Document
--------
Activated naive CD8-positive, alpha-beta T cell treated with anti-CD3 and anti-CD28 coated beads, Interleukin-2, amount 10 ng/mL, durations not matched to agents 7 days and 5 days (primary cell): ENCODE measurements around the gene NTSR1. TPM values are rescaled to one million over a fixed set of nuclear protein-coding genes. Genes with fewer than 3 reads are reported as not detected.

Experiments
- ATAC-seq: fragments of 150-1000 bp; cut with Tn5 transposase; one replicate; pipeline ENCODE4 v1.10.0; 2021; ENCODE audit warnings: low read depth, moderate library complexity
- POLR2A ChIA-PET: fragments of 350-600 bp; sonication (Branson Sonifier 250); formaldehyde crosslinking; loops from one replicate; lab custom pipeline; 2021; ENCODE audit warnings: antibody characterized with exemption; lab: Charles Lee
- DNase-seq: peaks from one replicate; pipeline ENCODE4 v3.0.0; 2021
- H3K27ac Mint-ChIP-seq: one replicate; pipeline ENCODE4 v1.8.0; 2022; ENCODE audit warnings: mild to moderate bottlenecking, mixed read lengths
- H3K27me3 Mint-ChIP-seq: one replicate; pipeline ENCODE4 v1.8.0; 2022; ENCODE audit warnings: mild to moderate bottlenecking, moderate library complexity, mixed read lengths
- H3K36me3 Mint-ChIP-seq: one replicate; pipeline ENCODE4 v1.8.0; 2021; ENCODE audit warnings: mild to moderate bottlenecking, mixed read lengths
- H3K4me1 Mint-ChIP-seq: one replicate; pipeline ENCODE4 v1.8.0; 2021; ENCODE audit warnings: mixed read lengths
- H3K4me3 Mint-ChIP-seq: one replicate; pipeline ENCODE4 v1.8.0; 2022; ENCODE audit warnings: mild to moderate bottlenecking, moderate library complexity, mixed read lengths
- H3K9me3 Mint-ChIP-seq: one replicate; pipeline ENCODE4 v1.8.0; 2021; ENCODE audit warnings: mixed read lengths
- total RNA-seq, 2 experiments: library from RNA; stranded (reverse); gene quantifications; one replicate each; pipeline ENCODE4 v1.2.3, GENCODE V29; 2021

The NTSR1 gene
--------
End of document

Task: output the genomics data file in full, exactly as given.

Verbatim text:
Activated naive CD8-positive, alpha-beta T cell treated with anti-CD3 and anti-CD28 coated beads, Interleukin-2, amount 10 ng/mL, durations not matched to agents 7 days and 5 days (primary cell): ENCODE measurements around the gene NTSR1. TPM values are rescaled to one million over a fixed set of nuclear protein-coding genes. Genes with fewer than 3 reads are reported as not detected.

Experiments
- ATAC-seq: fragments of 150-1000 bp; cut with Tn5 transposase; one replicate; pipeline ENCODE4 v1.10.0; 2021; ENCODE audit warnings: low read depth, moderate library complexity
- POLR2A ChIA-PET: fragments of 350-600 bp; sonication (Branson Sonifier 250); formaldehyde crosslinking; loops from one replicate; lab custom pipeline; 2021; ENCODE audit warnings: antibody characterized with exemption; lab: Charles Lee
- DNase-seq: peaks from one replicate; pipeline ENCODE4 v3.0.0; 2021
- H3K27ac Mint-ChIP-seq: one replicate; pipeline ENCODE4 v1.8.0; 2022; ENCODE audit warnings: mild to moderate bottlenecking, mixed read lengths
- H3K27me3 Mint-ChIP-seq: one replicate; pipeline ENCODE4 v1.8.0; 2022; ENCODE audit warnings: mild to moderate bottlenecking, moderate library complexity, mixed read lengths
- H3K36me3 Mint-ChIP-seq: one replicate; pipeline ENCODE4 v1.8.0; 2021; ENCODE audit warnings: mild to moderate bottlenecking, mixed read lengths
- H3K4me1 Mint-ChIP-seq: one replicate; pipeline ENCODE4 v1.8.0; 2021; ENCODE audit warnings: mixed read lengths
- H3K4me3 Mint-ChIP-seq: one replicate; pipeline ENCODE4 v1.8.0; 2022; ENCODE audit warnings: mild to moderate bottlenecking, moderate library complexity, mixed read lengths
- H3K9me3 Mint-ChIP-seq: one replicate; pipeline ENCODE4 v1.8.0; 2021; ENCODE audit warnings: mixed read lengths
- total RNA-seq, 2 experiments: library from RNA; stranded (reverse); gene quantifications; one replicate each; pipeline ENCODE4 v1.2.3, GENCODE V29; 2021

The NTSR1 gene